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Albania: a dream country for newspapers in terms of number of dailies, if not of readers

Albania: a dream country for newspapers in terms of number of dailies, if not of readers

In many streets corners of Tirana, newspaper stands are illustrations of how the time of Albania's monolithic communist press has become history, also contradicting the gloomy future often predicted for the industry worldwide. In the capital's hip Blokku district, for instance, the kiosks show glossy magazines with their assortments of automobile, women, computer, and leisure titles. They are less numerous than in developed democracies, but leave a feeling of a vibrant industry.

Similar publications, some of which are familiar to western European and American readers, can be spotted in other limited places like the commercial streets of Durres, the second city and main port. Some Albanian names convey a local exotic touch (Klan, Spekter, Psikologji), unlike other magazines spotted even in areas not so much visited by foreigners (the original English-language, Italian, French, and even Spanish versions of Gente, Femme actuelle, Cosmopolitan).

More intriguing are the political dailies often displayed horizontally on tables - or vertically, hanging like cloths from a string - in front of the newsstands. They are plentiful, easily numbering more than a dozen, which is considerable for a country with only 3.6 million inhabitants. Their cover pages are also widely visible on Albanian television channels,which fill their news program every morning with endless press reviews quoting the main headlines.

Not less remarkable is the fact that print media's oversupply is not enhanced by low brow, yellow journalism. One can spot gossip outlets called Paloma or Intervista, but their presence is somewhat discrete, for the moment at least. Albania does not seem to have followed a strong pattern prevalent in other Balkan countries from Croatia to Romania, with the splashy presence of graphic papers. "One can say that of Kosovo [also primarily populated by ethnic Albanians], where most newspapers are based on a British concept, more tabloid-like. This could not succeed in Albania, because of the communist mentality and not because of Islam [the dominant religion]," comments Albert Gjoka, quality daily Albania's deputy editor-in-chief. "Rather we follow the Italian model with small pictures, big texts, and classical design."

Other serious newspapers with well-established brands include Shekulli ["Century"], Gazeta Shqiptare ["Albanian newspaper"], Zeri i Popullit ["Voice of the People"]. These names are familiar to anyone who wiki-googled the country's press before discovering it directly on the screens or in the streets. Other dailies may ring less a bell, whether they are called Panorama, Republika, or Tirana Observer (not written in English despite its name, and unlike the Albanian Daily News).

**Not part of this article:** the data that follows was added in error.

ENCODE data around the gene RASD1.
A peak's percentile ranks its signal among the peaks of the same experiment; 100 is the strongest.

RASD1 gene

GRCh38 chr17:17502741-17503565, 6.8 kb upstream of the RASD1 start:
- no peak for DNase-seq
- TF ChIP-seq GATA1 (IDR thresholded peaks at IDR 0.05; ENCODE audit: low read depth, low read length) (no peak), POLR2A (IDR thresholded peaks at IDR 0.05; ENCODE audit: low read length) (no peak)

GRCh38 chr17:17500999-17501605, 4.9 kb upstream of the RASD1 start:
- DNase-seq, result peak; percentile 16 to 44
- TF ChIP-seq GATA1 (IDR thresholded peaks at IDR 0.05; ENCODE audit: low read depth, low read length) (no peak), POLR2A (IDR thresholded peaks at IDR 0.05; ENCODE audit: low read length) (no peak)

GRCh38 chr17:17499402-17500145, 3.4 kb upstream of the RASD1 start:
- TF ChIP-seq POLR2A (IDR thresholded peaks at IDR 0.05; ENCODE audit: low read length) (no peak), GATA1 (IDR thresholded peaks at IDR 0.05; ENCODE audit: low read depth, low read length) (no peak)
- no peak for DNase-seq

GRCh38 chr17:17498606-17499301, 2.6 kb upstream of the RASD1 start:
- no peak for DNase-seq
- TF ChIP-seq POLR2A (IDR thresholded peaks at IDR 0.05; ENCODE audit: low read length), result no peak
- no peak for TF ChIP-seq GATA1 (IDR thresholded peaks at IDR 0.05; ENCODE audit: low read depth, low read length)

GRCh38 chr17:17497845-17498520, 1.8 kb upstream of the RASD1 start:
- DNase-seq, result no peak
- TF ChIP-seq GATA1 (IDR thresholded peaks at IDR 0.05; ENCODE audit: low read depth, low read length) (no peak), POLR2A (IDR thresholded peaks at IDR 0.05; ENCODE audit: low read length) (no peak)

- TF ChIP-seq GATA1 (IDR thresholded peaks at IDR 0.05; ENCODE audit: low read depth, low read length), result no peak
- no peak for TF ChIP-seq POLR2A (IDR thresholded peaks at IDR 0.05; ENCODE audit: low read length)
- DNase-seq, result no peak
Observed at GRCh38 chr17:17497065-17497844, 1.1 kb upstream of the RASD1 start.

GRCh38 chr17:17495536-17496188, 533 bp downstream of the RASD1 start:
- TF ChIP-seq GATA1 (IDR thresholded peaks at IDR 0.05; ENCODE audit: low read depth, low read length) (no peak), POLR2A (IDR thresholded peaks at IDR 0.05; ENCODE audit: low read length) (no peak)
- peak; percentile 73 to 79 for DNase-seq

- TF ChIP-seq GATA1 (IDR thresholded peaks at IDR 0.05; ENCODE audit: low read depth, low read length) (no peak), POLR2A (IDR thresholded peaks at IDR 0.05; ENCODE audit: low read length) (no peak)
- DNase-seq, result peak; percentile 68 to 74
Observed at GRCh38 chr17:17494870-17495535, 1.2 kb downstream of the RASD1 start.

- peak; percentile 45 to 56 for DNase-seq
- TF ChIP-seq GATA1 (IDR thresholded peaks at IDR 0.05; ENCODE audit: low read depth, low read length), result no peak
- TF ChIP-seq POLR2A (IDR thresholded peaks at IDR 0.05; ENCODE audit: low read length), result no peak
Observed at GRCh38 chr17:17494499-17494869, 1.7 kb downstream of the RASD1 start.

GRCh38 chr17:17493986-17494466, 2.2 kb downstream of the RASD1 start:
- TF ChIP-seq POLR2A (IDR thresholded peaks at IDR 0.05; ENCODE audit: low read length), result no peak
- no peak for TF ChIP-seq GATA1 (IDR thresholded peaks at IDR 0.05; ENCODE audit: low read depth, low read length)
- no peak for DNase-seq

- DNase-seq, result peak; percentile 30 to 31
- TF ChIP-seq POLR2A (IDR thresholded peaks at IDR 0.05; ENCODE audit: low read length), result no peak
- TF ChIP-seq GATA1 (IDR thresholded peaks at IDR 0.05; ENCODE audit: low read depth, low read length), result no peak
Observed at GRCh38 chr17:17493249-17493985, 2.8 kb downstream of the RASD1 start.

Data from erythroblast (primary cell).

In the sport niche, the titles are far from being limited to Sporti Shqiptar [="Albanian sport"]. This is not surprising for a nation where soccer is worshipped everywhere, from district and village matches to international encounters (enhanced by highly visible betting stores and billboards). The self-described oldest Balkan sport paper - created in the 1930s before being shut down when the country became hermetically closed from the rest of the world - has been facing new competitors. Passerbys can spot names like Ekspres Sport, Metropol sport, Sporti & basti, Panorama sport. With its black and white cover page, the so-called Bota e sportit gives a now rare arch-communist flavor to the few kiosks where it is available.

At least 20 general news dailies

Even more than in soccer leagues, it is hard to establish a definitive ranking between the more than 20 general news dailies published in a country lacking audited circulation figures. Positions can change as quickly as the way players change clubs or editors switch to other newsrooms. From watching people in the streets or talking to journalists, however, the press league champion at the end of this first decade of the millennium seems to be Panorama. Shekulli has been at the top of the podium in the past years (if not the most profitable as its cover price is lower than many of its competitors'), but it is now joined - and maybe overtaken - by Panorama with circulation of 20,000.

Their closest and most respected followers, selling less than 10,000 copies, include the Italian-owned Gazeta Shqiptare (which set the tone for the new democracy's media, as many of its former editors now control other important outlets), Shqip or (same name in English) Albania. "Our price is about the double of the two best sellers', and the quantity of news we provide is longer, with 32 pages," says Dori Daka, Shqip's deputy editor-in-chief.

Panorama does not differ much from its peers in appearance, but it seems to be the most popular daily as also shown by an aged cloths seller met at the bazaar. A much younger journalism student, Elida Rustemi, says that she reads it "because it is more factual, less politicized." The would-be reporter attends the so-called UFO University, a private school based on Tirana's central Skanderbeg Square. "UFO" means "Universitas Fabrefacta Optime", and the institution is recognized by established journalists. But these abbreviations convey a feeling of strangeness.

There is definitely a sci-fi dimension in Albania's general news dailies, as they number immeasurably more than in European countries which are 15 to 20-times bigger in terms of population, such as France, the United Kingdom, Germany, and nearby Italy. Even including its multi-states 5 million-plus nationals living in Kosovo, Macedonia and other countries - who have their own dailies and can hardly have access to the print copies coming from Tirana anyway - the profusion of newspapers seems based on a model which could also be called UFO for "unlimited financing oddity".

Albania's high literacy rate of 99 percent may account for this huge number of publications, totaling about 70 for magazines and 90 for newspapers (the general news dailies representing one quarter of them). But western democracies have comparable education levels, and even considering a positive upshot after decades of tight dictatorship, it is hard to understand this business model.